Once upon a time, the territory of LaSalle was a wild and untamed kingdom, where only the noises of the rapids and the voices of animals and birds were heard.
At this point in time, the Indians frequented this place for hunting and fishing around water which never froze and where food was abundant all year.
The first Europeans settle here in the XVII century and the famous French explorer René-Robert Cavelier de la Salle was the first lord of this land called Côte Saint-Sulpice at that time (in fact, the borough of Lachine takes its name from this explorer, as the denizens of the village baptized his old freehold by the name of Lachine, in a way of a practical joke, after Mr. La Salle failed to reach China).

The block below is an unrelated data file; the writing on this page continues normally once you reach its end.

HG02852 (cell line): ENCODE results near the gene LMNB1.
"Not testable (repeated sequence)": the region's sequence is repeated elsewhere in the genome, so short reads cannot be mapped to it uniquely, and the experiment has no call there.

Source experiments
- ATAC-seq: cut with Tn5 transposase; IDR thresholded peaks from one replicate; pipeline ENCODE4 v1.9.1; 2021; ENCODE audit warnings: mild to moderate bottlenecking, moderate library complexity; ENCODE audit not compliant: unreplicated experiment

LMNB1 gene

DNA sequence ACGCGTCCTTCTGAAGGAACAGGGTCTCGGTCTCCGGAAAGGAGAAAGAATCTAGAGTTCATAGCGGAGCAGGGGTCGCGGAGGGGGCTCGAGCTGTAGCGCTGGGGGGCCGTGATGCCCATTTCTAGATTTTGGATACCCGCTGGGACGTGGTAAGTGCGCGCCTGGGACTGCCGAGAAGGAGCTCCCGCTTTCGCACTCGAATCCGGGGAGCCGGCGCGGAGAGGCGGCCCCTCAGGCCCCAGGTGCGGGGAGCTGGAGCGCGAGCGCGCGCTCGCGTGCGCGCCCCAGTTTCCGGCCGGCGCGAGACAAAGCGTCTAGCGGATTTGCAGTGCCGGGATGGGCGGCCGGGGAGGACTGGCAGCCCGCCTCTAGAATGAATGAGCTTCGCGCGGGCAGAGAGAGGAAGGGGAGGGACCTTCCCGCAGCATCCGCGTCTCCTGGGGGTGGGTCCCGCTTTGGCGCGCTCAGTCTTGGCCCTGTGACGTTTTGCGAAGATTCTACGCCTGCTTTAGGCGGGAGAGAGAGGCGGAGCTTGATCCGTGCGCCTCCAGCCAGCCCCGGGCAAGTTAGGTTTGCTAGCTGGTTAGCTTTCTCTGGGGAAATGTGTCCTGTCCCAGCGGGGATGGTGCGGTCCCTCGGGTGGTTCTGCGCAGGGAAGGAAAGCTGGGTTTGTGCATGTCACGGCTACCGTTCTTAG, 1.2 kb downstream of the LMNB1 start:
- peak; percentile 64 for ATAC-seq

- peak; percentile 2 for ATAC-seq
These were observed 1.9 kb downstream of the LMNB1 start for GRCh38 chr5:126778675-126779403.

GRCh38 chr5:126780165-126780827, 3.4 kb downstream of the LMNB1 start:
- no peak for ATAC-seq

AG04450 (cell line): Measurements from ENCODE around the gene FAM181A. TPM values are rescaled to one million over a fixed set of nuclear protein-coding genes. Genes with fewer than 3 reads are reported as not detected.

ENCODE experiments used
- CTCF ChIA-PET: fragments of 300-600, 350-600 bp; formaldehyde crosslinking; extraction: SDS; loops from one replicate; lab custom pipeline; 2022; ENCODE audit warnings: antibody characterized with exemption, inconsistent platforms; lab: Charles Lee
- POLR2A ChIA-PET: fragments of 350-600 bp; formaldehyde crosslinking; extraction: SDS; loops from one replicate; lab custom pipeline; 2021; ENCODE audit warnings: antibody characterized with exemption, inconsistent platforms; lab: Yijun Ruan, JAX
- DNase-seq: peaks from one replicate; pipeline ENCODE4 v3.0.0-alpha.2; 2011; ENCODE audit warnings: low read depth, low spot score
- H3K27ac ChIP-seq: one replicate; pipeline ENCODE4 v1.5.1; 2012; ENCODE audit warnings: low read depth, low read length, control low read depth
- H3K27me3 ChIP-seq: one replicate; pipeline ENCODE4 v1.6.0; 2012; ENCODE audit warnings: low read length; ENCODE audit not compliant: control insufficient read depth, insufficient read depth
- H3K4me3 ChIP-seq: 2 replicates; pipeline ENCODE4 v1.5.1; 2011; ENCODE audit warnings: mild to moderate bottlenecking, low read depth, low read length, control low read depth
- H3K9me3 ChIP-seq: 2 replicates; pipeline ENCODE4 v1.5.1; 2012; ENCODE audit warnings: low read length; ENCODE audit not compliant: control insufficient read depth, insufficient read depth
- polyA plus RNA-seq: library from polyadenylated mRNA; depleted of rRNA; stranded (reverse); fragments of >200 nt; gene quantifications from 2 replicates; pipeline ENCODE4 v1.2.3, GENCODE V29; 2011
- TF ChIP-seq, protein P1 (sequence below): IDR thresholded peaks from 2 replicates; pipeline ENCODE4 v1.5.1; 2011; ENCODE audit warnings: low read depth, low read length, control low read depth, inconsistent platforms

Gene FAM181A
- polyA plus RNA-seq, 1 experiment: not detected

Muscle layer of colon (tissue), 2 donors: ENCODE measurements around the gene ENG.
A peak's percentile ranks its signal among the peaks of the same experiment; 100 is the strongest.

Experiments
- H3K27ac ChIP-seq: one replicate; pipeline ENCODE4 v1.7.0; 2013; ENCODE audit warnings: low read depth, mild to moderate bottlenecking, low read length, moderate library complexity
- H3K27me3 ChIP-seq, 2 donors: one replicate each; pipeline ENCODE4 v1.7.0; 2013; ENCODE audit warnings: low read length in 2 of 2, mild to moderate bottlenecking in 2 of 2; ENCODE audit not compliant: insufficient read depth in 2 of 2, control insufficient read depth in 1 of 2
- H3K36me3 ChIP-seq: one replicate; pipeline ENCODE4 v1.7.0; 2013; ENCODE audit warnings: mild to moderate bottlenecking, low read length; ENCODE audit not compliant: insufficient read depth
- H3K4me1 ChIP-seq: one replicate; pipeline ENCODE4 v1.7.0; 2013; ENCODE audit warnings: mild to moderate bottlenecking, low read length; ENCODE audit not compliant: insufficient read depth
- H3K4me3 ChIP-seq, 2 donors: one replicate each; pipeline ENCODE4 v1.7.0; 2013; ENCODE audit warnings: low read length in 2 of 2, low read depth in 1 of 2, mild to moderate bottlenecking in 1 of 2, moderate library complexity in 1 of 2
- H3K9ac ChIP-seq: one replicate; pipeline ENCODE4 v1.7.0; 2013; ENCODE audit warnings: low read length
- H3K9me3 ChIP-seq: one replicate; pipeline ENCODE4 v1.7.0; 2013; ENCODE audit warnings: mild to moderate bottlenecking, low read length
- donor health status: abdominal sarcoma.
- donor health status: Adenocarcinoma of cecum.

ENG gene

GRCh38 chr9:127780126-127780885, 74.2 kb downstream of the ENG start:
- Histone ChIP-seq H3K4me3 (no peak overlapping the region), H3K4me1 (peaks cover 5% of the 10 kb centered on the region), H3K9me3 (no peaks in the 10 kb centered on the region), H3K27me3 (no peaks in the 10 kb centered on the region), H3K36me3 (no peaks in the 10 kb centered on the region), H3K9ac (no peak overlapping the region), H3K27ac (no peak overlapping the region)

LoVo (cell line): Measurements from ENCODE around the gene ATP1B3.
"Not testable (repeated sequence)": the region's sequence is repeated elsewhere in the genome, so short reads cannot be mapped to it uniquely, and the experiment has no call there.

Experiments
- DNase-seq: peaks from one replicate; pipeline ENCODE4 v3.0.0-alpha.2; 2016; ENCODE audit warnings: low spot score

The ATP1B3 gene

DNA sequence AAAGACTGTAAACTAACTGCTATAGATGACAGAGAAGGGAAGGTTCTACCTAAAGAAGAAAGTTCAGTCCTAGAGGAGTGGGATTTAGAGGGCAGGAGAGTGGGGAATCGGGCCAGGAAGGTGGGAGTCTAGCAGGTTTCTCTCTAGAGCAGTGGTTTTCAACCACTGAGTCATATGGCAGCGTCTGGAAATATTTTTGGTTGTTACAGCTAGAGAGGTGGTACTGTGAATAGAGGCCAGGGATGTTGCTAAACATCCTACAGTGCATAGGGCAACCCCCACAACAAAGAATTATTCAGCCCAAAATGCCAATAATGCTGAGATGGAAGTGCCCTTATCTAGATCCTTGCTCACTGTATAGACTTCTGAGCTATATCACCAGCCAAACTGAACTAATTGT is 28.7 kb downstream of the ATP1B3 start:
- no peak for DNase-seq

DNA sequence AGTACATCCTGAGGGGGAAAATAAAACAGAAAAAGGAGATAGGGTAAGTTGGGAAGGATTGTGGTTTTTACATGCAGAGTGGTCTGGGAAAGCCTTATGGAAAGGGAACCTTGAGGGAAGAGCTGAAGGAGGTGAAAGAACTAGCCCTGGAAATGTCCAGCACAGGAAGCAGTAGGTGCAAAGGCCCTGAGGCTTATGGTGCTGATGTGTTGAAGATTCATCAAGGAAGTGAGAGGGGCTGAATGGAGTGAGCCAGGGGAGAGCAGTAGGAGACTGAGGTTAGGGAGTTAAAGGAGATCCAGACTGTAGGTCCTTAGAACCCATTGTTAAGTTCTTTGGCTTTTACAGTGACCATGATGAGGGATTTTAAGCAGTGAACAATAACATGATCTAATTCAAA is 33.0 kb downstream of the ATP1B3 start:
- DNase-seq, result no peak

So, in 1672, the Church sets up the parish of Lachine, whose territory extended from the beginning of the rapids up to the Claire point of the Island of Montreal. After the British Conquest, the British immigrants bought almost all the land and estates at LaSalle and transformed them into private domains.
In 1824, the British carried out an old French dream: that to channel the bed of the Saint-Pierre River and the lake aux Loutres to circumvent the rapids.
In 1912, the city of LaSalle was incorporated.